Capturing Kitri

Inside a coaching session with Elena Kunikova
Published in the April/May 2010 issue.

Don Quixote’s Kitri—feisty, independent and free-spirited—explodes with personality from the moment she leaps onstage. Fiercely stubborn, she and Basilio cleverly plot to marry against her father’s wishes. While Kitri is no demure princess, she displays a proud elegance uniquely her own. The Grand Pas de Deux in Act III is the ballet’s highlight, and Kitri’s variation, with its intricate pointework, fluttering fan and Spanish flavor, gives dancers a wonderful opportunity to explore their individuality.
 
As a former ballerina with the Maly Theatre in St. Petersburg, Russia, Elena Kunikova performed Kitri’s Act III variation many times. She now coaches professionals in the role, including American Ballet Theatre’s Irina Dvorovenko, New York City Ballet’s Ana Sophia Scheller and the male divas of Les Ballets Trockadero. She recently shared her expertise on mastering some of the difficult moments.

Spanish Port de Bras
One of the variation’s biggest challenges lies in its stylized port de bras. “Character dance is not widely taught in the West,” Kunikova says, “so many young dancers don’t know how to move their arms with Spanish flair.” Dancers often place their hands on their hips by pulling their elbows back and sticking out their wrists. “I call it ‘chicken wings,’ ” says Kunikova. “Instead, the palm should be delicately placed on top of the tutu, not grabbing the hip. The wrist should be pressed down and the elbow should be pushed slightly forward (make sure to keep your chest open) while the fingers sustain an elegant classical form.” Each time the arms transition from the hips to second position (and in reverse), they must pass through first position.
 
Kunikova stresses the importance of coordinating the head with the rest of your body. For instance, she says, “It looks more impressive to look up on the développé à la seconde. Then, look lower during the passés while possibly fanning yourself. It gives more diversity and amplitude to the steps.”

Proper Fan Position
Manipulating the fan presents another challenge. “Rehearse the variation using just the port de bras, without dancing, to incorporate the fan without worrying about what’s happening from the waist down,” Kunikova says. She notes that dancers shouldn’t rest their elbow against the body when holding the fan. Initiate slower, larger fan movements with the elbow, but use the wrist to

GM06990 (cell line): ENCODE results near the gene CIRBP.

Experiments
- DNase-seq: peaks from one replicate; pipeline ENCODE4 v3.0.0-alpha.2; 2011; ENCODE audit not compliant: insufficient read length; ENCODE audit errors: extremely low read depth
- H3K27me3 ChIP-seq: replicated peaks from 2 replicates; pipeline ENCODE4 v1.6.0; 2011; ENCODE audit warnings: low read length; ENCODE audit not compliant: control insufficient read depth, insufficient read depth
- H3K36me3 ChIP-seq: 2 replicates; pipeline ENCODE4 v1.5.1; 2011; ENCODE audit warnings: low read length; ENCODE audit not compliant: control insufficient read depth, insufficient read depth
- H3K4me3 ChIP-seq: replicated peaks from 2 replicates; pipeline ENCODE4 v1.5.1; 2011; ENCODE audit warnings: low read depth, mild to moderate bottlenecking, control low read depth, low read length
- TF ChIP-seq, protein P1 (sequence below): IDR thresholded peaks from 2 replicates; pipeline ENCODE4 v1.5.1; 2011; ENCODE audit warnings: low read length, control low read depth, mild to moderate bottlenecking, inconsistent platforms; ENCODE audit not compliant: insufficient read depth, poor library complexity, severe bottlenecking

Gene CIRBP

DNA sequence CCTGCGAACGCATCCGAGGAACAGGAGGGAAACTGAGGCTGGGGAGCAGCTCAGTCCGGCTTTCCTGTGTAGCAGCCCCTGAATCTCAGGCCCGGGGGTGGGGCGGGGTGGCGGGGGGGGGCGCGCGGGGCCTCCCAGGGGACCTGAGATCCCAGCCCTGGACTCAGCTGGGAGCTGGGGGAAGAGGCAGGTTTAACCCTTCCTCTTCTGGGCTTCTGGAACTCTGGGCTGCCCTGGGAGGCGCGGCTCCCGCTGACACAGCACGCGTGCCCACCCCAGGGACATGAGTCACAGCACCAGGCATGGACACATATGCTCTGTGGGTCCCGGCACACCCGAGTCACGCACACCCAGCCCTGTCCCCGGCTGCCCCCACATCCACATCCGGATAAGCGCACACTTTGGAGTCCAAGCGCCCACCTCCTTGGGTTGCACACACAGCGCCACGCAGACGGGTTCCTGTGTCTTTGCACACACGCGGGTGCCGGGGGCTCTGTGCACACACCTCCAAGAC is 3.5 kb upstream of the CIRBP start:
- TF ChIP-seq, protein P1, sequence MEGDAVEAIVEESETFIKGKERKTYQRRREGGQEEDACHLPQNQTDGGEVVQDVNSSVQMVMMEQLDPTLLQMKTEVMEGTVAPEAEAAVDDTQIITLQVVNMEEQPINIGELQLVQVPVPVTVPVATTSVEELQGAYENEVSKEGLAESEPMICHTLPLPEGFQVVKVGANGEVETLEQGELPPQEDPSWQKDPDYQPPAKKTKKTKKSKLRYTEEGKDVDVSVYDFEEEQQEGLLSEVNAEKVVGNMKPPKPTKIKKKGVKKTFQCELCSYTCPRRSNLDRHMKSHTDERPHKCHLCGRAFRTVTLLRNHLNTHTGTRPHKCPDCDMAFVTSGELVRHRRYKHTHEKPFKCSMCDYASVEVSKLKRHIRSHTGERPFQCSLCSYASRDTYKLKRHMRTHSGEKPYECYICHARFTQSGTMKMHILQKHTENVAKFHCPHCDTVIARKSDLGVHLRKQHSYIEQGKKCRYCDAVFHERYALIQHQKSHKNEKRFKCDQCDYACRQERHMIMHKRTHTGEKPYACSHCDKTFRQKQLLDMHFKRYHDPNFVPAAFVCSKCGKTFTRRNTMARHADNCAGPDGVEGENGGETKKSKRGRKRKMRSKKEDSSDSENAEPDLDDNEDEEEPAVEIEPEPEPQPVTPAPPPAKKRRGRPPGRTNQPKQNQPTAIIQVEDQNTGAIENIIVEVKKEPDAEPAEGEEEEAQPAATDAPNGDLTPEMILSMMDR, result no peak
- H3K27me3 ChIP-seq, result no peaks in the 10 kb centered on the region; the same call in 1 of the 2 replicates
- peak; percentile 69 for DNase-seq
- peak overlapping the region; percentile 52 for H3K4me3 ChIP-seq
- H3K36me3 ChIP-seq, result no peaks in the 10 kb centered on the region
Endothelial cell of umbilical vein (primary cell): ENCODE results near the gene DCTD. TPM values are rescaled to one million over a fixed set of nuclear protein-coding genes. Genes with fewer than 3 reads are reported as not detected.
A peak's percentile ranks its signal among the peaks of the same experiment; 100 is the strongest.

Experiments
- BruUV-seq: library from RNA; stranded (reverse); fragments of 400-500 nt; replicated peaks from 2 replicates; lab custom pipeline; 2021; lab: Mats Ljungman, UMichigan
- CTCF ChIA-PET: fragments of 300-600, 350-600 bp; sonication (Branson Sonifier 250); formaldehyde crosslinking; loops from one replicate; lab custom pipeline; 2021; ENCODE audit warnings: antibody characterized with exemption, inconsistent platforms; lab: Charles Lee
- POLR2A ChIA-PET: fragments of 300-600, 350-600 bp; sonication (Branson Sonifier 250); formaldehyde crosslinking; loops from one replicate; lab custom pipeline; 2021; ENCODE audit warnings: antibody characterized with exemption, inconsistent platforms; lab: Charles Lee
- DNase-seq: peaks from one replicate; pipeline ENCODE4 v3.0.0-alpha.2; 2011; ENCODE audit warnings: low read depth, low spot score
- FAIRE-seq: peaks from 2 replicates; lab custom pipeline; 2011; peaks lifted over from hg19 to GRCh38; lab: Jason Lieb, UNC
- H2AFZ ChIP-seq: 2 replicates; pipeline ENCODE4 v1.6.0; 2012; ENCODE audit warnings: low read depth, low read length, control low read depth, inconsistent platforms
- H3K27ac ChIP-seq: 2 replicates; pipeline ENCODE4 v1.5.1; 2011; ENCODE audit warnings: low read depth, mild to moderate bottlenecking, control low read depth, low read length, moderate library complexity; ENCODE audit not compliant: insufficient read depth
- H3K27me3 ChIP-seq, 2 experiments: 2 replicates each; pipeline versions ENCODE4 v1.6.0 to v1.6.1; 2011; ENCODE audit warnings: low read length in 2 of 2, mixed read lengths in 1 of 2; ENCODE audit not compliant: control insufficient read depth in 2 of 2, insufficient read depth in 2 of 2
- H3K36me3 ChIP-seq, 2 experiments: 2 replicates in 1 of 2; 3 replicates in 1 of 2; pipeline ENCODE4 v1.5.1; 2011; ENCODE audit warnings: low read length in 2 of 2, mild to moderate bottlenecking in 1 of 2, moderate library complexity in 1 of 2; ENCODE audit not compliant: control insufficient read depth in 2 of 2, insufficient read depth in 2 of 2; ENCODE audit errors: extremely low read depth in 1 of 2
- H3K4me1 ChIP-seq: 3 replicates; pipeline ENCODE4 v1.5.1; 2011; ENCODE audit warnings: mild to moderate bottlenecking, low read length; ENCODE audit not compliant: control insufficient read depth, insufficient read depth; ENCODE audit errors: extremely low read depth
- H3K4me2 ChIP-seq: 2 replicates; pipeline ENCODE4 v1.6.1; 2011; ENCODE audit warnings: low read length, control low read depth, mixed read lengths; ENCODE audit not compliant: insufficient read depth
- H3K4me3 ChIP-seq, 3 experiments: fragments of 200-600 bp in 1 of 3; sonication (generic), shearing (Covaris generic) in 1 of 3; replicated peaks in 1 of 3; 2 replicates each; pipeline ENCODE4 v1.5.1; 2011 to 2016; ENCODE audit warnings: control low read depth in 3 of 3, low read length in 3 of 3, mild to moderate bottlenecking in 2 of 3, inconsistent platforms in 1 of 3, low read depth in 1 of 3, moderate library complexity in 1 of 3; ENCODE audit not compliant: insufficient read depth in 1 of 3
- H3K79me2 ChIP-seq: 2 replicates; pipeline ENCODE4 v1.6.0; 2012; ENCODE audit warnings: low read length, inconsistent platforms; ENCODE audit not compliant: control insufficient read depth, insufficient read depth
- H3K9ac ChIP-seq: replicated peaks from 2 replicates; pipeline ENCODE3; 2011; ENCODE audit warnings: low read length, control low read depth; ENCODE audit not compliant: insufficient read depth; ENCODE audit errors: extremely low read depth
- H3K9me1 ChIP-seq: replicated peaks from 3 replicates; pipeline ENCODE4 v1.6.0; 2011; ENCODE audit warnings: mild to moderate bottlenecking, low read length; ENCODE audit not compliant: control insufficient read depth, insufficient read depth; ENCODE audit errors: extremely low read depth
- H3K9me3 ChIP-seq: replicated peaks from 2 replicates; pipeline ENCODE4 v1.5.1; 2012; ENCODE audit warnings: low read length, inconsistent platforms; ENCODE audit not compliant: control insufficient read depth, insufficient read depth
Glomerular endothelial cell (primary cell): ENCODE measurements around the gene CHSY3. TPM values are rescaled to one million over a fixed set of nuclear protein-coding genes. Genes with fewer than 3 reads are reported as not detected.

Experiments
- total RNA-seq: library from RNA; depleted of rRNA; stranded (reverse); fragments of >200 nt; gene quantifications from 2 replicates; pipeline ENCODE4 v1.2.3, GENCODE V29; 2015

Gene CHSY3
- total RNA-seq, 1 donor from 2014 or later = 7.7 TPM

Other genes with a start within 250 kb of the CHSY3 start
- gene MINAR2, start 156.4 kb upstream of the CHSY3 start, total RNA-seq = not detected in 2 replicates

create quick, small flutters. For added security, dancers can attach the fan to their wrist with an elastic band.
 
The fan can help build tension and excitement through the variation, like during the échappé section. “You might keep it low in front of your chest for the first set,” says Kunikova, “then gradually add port de bras on the second and third sets to show the combination’s progression.” 



The Final Footwork
The variation’s final section—a series of alternating hops on pointe across the stage (called taqueté in French)—is its trickiest. The hopping foot must maintain a cupped shape to properly support the body. “It’s the only moment in ballet vocabulary when we have to make the foot ugly,” says Kunikova. Keep your weight on the supporting leg to control balance, using a shallow plié. Engaging opposition in the legs and shoulders is very characteristic for Spanish-styled ballet, and it accentuates the body’s position changes.

Exploring Kitri’s Character
Kunikova sees many avenues of artistic interpretation. “Kitri’s character can be quite different,” she says. “She could be proud, playful, willful or humorous.” However, dancers should avoid trying to appear sultry. “I call it the ‘Black Swan impersonation.’ Too much sultriness, especially for younger dancers, isn’t appropriate or true to their age.” Keep in mind that the variation is part of Kitri’s wedding celebration. “She should be joyous!”
 
While Kitri’s variation allows for lots of individual expression, Kunikova advises young students first learning the dance to avoid overloading it with too many details. “Instead,” she says, “keep it simple and clear.” Flourishes can be added later with experience and practice.